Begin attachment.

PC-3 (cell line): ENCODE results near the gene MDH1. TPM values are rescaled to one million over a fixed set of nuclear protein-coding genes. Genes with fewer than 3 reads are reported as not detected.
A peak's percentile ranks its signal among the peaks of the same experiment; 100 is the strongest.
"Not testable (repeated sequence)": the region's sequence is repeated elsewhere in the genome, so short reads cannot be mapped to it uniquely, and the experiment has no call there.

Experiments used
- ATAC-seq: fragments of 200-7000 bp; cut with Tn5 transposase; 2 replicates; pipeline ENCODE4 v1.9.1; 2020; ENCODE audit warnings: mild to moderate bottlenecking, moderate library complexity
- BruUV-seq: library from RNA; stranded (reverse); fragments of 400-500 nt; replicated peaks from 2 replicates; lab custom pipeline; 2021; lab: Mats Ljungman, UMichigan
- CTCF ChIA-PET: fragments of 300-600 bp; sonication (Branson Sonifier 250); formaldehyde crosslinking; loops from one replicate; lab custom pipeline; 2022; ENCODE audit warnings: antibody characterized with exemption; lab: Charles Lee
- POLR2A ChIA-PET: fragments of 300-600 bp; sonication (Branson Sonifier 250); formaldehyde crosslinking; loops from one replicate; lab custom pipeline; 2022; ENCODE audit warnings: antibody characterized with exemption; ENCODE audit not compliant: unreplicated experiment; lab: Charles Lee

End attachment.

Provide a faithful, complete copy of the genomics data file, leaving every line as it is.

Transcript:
PC-3 (cell line): ENCODE results near the gene MDH1. TPM values are rescaled to one million over a fixed set of nuclear protein-coding genes. Genes with fewer than 3 reads are reported as not detected.
A peak's percentile ranks its signal among the peaks of the same experiment; 100 is the strongest.
"Not testable (repeated sequence)": the region's sequence is repeated elsewhere in the genome, so short reads cannot be mapped to it uniquely, and the experiment has no call there.

Experiments used
- ATAC-seq: fragments of 200-7000 bp; cut with Tn5 transposase; 2 replicates; pipeline ENCODE4 v1.9.1; 2020; ENCODE audit warnings: mild to moderate bottlenecking, moderate library complexity
- BruUV-seq: library from RNA; stranded (reverse); fragments of 400-500 nt; replicated peaks from 2 replicates; lab custom pipeline; 2021; lab: Mats Ljungman, UMichigan
- CTCF ChIA-PET: fragments of 300-600 bp; sonication (Branson Sonifier 250); formaldehyde crosslinking; loops from one replicate; lab custom pipeline; 2022; ENCODE audit warnings: antibody characterized with exemption; lab: Charles Lee
- POLR2A ChIA-PET: fragments of 300-600 bp; sonication (Branson Sonifier 250); formaldehyde crosslinking; loops from one replicate; lab custom pipeline; 2022; ENCODE audit warnings: antibody characterized with exemption; ENCODE audit not compliant: unreplicated experiment; lab: Charles Lee